The British dependency of Jersey has opted to use Yoti’s eponymous mobile platform as its official digital identity system.
First announced last autumn, Yoti has enjoyed a rapid ascent. The platform lets end users confirm their identity by using a smartphone camera to upload images of themselves and an ID document like a driver’s license or passport. From there, third parties can authenticate Yoti users by prompting them with a QR code to take a video selfie, with facial recognition being used to confirm that end users match their Yoti credentials on file.
This January, a further enhancement to the platform was announced, with Yoti integrating a version of blockchain accounting called hashgraph into the platform to allow it to establish virtual citizen IDs on a private ledger. That opened the door to government applications of the platform, and it looks like the island of Jersey has become the first to bite.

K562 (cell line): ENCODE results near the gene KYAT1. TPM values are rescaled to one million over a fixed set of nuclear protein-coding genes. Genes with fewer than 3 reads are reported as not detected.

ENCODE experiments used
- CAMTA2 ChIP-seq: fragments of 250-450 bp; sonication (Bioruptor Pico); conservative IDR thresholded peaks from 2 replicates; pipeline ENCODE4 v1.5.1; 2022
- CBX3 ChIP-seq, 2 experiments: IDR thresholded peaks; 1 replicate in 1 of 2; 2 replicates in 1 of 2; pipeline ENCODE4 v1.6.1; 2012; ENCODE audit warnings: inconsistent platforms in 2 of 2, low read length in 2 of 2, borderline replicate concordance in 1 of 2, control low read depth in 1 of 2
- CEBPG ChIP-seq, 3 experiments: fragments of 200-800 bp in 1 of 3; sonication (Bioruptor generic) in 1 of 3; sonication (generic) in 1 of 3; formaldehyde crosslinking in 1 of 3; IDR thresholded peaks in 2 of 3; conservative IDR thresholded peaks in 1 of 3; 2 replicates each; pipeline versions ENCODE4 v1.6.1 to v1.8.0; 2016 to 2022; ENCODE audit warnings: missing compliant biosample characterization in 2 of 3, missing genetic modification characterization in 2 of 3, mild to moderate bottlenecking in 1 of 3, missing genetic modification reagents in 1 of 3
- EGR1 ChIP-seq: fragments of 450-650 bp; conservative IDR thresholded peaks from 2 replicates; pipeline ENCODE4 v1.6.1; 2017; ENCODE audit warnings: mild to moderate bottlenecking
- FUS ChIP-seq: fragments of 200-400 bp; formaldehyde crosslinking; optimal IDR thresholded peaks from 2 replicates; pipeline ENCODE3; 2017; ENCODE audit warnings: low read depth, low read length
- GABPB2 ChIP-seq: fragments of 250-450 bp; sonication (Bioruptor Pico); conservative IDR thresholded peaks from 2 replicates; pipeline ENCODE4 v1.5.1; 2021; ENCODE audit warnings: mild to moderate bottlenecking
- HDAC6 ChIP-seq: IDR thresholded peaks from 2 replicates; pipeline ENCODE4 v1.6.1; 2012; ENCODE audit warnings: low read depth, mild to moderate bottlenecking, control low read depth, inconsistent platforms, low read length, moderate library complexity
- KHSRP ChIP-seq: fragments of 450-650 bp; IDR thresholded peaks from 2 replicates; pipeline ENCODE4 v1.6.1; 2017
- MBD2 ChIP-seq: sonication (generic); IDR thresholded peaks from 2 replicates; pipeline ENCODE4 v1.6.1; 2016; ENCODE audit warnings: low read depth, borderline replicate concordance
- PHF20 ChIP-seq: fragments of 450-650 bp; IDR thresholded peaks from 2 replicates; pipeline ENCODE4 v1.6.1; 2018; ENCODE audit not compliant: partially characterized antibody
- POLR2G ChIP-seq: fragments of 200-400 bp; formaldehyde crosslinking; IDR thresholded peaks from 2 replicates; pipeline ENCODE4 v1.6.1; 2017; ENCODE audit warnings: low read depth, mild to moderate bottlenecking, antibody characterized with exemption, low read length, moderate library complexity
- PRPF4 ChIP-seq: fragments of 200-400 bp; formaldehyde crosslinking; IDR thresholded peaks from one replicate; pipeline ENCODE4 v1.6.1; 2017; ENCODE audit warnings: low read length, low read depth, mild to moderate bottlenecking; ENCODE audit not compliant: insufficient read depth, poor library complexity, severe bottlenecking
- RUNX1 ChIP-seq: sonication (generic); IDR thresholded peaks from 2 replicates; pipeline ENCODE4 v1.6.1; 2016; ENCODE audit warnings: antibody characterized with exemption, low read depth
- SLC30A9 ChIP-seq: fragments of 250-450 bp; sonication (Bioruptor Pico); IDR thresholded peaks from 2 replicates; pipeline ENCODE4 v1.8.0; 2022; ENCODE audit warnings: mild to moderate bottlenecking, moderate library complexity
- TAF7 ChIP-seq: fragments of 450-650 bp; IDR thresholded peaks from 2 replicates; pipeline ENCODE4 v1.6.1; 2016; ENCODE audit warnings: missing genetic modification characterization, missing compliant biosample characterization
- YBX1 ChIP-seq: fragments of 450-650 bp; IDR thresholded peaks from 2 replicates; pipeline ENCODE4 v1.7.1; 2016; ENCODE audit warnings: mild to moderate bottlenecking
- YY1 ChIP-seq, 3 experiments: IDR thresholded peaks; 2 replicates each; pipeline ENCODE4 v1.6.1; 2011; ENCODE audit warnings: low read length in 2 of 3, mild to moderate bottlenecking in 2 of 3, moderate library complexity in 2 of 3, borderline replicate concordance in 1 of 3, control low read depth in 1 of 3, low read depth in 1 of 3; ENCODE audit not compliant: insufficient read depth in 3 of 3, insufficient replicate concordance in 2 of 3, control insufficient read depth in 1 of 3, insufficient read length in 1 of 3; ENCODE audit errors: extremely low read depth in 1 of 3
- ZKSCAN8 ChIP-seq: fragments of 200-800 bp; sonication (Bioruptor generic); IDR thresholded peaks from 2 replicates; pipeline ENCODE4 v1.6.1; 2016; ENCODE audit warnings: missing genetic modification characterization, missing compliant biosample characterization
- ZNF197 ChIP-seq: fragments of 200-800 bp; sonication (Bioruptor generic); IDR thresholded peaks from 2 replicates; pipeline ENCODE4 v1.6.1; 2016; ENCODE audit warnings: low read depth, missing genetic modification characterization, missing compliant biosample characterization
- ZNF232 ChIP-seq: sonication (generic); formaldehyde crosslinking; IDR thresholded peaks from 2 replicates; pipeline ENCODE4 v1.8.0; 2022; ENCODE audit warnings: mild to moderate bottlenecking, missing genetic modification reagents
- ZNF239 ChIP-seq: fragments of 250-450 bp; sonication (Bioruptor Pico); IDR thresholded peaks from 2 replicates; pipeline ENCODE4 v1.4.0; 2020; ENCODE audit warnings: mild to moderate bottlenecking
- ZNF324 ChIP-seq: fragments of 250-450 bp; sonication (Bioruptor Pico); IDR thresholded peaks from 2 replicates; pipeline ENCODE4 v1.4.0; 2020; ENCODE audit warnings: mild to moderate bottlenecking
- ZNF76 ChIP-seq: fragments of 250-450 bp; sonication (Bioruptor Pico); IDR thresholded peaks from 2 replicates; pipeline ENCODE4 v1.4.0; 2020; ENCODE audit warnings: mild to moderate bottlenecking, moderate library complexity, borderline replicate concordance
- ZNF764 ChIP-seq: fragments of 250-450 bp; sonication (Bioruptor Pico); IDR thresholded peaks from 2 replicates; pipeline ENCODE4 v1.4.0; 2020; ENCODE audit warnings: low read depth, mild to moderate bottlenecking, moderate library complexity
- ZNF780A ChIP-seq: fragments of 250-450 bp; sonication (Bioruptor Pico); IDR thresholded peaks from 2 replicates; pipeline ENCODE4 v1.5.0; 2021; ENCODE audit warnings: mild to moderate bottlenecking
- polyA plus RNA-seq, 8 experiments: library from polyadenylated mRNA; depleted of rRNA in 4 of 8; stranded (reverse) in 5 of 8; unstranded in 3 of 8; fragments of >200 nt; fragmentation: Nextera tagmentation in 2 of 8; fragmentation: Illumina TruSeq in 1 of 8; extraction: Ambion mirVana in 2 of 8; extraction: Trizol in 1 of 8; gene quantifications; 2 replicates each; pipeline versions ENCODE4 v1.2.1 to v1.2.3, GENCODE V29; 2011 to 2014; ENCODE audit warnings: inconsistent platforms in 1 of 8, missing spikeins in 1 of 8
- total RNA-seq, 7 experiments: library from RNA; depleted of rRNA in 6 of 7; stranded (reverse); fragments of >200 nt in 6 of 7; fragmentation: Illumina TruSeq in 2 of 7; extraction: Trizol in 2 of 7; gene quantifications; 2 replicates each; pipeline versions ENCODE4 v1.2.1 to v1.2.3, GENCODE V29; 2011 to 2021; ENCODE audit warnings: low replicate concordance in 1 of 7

In a statement announcing Yoti’s selection for Jersey’s e-government project, Chief Minister Senator Ian Gorst explained that “Yoti’s technology will enable islanders to prove who they are so they can safely access government services online,” adding, “This will support the development of a more effective, efficient and responsive public sector.”
Terms of the contract have not been disclosed, nor has a timeline for its implementation been announced; but the Yoti app is currently available for free on the iOS and Android app stores.